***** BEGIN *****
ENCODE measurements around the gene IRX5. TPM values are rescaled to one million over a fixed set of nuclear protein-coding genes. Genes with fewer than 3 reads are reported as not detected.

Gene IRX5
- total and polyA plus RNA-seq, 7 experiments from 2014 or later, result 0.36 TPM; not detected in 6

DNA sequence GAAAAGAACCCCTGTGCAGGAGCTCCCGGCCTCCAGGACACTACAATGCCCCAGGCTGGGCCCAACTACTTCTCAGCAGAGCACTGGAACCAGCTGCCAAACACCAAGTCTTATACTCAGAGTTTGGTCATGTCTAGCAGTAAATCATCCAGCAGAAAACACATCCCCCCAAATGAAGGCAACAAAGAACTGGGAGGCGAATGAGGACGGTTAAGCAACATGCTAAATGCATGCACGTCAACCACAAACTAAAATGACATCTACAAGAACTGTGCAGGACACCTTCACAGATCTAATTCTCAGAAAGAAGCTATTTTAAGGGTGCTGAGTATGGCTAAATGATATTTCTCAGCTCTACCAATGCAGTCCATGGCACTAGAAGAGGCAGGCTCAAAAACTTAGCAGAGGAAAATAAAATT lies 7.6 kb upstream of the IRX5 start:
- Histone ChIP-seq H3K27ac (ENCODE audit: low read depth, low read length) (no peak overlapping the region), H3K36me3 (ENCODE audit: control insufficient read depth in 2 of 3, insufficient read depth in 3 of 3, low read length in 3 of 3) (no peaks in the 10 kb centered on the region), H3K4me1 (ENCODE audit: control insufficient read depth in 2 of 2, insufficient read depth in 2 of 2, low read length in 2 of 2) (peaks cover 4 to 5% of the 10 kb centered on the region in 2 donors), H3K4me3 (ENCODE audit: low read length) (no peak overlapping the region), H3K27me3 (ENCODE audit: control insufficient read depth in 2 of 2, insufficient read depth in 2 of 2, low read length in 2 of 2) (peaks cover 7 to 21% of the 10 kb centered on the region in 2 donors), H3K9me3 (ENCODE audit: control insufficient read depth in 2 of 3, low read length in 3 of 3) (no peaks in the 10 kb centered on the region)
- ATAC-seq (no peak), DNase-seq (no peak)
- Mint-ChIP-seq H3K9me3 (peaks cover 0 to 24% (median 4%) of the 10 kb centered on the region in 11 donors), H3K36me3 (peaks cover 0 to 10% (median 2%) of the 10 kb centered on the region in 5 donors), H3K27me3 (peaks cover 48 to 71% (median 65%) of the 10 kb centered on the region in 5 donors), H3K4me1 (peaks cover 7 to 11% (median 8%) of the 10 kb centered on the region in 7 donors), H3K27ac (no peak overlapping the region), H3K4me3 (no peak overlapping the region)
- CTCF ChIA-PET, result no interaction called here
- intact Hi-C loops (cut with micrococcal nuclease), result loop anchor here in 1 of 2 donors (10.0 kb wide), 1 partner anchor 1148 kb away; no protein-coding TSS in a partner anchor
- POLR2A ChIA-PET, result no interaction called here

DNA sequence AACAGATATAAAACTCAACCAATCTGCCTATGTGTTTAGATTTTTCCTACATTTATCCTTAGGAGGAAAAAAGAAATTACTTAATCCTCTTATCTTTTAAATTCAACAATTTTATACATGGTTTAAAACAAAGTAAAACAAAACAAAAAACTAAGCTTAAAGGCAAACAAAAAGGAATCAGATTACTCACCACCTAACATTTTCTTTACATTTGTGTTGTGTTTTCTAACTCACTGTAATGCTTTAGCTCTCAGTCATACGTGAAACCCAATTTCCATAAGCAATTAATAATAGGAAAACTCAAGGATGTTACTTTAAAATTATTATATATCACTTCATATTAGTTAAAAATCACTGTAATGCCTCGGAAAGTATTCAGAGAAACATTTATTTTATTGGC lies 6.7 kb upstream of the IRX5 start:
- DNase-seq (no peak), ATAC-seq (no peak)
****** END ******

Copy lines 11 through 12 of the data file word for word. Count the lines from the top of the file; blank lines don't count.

DNA sequence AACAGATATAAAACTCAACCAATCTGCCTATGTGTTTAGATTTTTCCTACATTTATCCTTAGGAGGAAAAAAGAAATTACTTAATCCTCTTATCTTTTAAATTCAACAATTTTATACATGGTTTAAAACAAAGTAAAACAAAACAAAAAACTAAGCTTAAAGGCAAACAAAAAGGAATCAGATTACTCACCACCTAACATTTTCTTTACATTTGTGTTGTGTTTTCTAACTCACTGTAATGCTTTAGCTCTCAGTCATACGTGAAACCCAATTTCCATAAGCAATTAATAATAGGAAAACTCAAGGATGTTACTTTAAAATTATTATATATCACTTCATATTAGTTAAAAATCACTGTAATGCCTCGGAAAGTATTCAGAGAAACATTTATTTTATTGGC lies 6.7 kb upstream of the IRX5 start:
- DNase-seq (no peak), ATAC-seq (no peak)